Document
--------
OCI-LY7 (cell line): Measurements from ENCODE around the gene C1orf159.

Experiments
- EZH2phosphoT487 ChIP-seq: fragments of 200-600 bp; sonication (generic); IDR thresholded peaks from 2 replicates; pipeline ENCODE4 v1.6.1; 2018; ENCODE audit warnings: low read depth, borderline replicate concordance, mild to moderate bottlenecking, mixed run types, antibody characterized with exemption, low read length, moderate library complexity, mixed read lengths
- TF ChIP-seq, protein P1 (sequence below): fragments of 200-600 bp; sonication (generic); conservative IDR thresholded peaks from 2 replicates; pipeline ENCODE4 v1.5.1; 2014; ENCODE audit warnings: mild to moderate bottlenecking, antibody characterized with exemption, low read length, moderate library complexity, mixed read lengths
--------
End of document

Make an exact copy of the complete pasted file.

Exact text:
OCI-LY7 (cell line): Measurements from ENCODE around the gene C1orf159.

Experiments
- EZH2phosphoT487 ChIP-seq: fragments of 200-600 bp; sonication (generic); IDR thresholded peaks from 2 replicates; pipeline ENCODE4 v1.6.1; 2018; ENCODE audit warnings: low read depth, borderline replicate concordance, mild to moderate bottlenecking, mixed run types, antibody characterized with exemption, low read length, moderate library complexity, mixed read lengths
- TF ChIP-seq, protein P1 (sequence below): fragments of 200-600 bp; sonication (generic); conservative IDR thresholded peaks from 2 replicates; pipeline ENCODE4 v1.5.1; 2014; ENCODE audit warnings: mild to moderate bottlenecking, antibody characterized with exemption, low read length, moderate library complexity, mixed read lengths